Top 5 Disability Myths Busted with Lisa Cox

I spent the first 24 years of my life without disabilities, so can understand that it can be difficult when you genuinely want to do or say the ‘right’ thing to someone with a disability, but just don’t know what that is. International Day of Persons with Disabilities is on the 3rd of December. In acknowledgement of the 4.4 million Australians with a disability, I’d like to straighten out just some of the many myths around disabilities.

Please remember: there’s no ‘one-size-fits-all’ approach to engaging with a disabled person. Every individual has their own strengths and weaknesses, just like in the non-disabled community.  

Myth 1: It’s easy to identify someone with a disability 

As many as around 90% of disabilities are not easily identified when you look at the person. It’s true that some mental disabilities are easy to recognise, but conditions like ADHD, autism, a number of brain injuries and acquired disabilities are impossible to spot straight away. They might become apparent over time as you get to know a person, or they may just tell you straight away – everyone is different. The important thing is not to make assumptions after you find out someone has a disability. 

I have both invisible and visible disabilities but for me, it’s what you can’t see that is far more challenging than what you can see. 

Myth 2: Accessible restroom facilities are exclusively for individuals in wheelchairs 

Yes, these restrooms are designed with more space to enable the wheelchair user to access them. But they’re not exclusively for this purpose. Others who have a disability and benefit from more space and additional privacy include those with a colostomy bag, which may require cleaning and running water in privacy. Adults with autism that still require assistance to use the restroom, also, benefit from some additional space and privacy. You don’t need to understand someone’s disability to empathise with their need for disabled restrooms, dignity and privacy. 

Needing extra room to park your shopping trolley, trying on your latest purchases, having sex and ‘stinking up’ the accessible toilet instead of your usual restroom are all situations I’ve encountered while busting to pee!      

Myth 3:  Disabled workers are less reliable 

Disabled workers sometimes have additional commitments outside of the workplace. Kidney disease patients require regular visits to their dialysis clinics, those with autism might require additional downtime to rest, and a number of other conditions require people to check in with their medical caregivers regularly for treatment and assessment. This does not make them less reliable as employees. These individuals are often more tenacious, determined, and dedicated to their roles in the workplace. Employers that afford these employees some flexibility are likely to enjoy unprecedented loyalty and dedication in return.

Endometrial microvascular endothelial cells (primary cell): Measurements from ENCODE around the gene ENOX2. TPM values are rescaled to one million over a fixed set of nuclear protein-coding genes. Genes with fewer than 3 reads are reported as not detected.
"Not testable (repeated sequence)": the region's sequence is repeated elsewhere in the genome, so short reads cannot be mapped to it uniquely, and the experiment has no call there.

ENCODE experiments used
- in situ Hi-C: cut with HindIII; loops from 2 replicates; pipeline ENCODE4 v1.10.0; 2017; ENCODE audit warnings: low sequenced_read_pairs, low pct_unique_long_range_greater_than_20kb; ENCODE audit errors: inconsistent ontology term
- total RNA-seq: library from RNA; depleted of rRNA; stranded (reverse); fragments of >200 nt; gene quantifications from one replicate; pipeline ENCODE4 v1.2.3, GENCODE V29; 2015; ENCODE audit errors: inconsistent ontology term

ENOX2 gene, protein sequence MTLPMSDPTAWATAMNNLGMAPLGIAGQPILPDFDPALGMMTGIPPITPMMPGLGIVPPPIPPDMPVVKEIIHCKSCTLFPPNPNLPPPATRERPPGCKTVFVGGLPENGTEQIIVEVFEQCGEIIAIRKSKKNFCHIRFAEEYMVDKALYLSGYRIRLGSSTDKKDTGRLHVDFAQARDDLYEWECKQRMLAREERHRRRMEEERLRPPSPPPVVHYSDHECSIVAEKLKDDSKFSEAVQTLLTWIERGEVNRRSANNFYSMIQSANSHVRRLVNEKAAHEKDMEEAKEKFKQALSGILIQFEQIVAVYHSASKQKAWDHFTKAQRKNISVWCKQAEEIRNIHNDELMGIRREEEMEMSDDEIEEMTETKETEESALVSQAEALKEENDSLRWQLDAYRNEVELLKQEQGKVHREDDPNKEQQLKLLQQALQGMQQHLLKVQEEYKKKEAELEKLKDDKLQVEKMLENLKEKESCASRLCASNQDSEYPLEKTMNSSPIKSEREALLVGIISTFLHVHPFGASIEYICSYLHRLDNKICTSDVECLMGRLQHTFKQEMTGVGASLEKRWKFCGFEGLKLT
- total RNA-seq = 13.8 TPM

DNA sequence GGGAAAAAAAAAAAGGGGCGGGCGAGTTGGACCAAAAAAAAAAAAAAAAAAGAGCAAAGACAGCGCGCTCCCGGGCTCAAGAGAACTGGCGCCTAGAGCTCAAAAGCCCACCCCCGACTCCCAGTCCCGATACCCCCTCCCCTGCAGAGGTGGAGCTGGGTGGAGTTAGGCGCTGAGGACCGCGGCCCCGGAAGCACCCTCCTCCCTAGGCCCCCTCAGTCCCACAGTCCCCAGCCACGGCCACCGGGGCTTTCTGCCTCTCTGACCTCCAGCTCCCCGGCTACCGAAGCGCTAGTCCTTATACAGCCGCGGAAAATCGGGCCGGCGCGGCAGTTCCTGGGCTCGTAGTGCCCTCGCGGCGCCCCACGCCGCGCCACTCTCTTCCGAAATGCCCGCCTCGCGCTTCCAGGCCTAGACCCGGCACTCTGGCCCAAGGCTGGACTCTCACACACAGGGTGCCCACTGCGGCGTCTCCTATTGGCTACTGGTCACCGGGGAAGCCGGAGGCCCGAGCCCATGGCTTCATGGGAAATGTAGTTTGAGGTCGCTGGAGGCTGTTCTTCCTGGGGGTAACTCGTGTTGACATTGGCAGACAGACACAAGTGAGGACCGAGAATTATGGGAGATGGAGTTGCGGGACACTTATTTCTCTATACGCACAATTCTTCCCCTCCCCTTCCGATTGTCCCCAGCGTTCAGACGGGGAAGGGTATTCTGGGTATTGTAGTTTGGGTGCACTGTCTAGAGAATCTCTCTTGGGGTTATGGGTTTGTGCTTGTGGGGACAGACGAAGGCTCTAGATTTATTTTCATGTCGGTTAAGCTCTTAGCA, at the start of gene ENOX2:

Myth 4: Disabled people dislike people asking questions about their disability – unless they’re children

This is often untrue, but not always. Some people prefer not to discuss their disability, while others are very happy to educate others on the way in which they live. Children who are innocently curious don’t personally cause me offence. It’s quite natural for youngsters to question everything and be non-judgemental. Adults who want to respect the disabled person’s preferences are welcome to ask if the recipient is comfortable with the questions before telling a child to stop asking questions. Hushing a curious child in public is unnecessary and does not convey respect, contrary to popular belief.  

As an adult, if in doubt, simply ask yourself: “Would I say this to a non-disabled person?” For example, you’re unlikely to approach a stranger and ask them directly about a personal and private matter. So please pay disabled people the same courtesy and respect. It’s common sense and good manners. 

The same applies when you go online: “If you wouldn’t say it in public then don’t say it online.” But people say a lot of offensive or ableist things to me online that they ALSO ask me in public.

  • What’s wrong with you?
  • What happened to your leg, hands, etc.

I would also kindly ask that all Instagrammers use Alt-text. It’s an “advanced option” just before you post. I use it whenever I can but sometimes forget, unfortunately. It means that visually impaired people can use their screen-reader software to tell them what your picture is of. It won’t appear in your caption (which is great for me because mine are already long enough) but means more people can access your content.

You simply have to give a description of what the image is of.

Myth 5: Disabilities are acquired at birth 

Not all disabilities are acquired at birth. Injuries caused by car accidents, illnesses and other mishaps account for a fair number of disabilities as well. One type of disability is not really ‘better’ or ‘worse’ than another and no two people with the same sort of disability will necessarily have a lot in common other than their medical diagnosis. All disabled people have unique backgrounds, interests and stories, whether they were born with a disability or acquired it later on.  

Please feel free to send any more myths and by all means, disagree with me if you’ve had a different lived-experience. We all learn by respectfully sharing. 

Lisa Cox is a multi-awarded writer, presenter and consultant based in Australia. She is also the author of two books, an advocate and ambassador, and Board Member of JustSociale. Lisa is on a mission to muse, educate and challenge. Her work has been published nationally and internally for publications like Huff Post and The Sydney Morning Herald.

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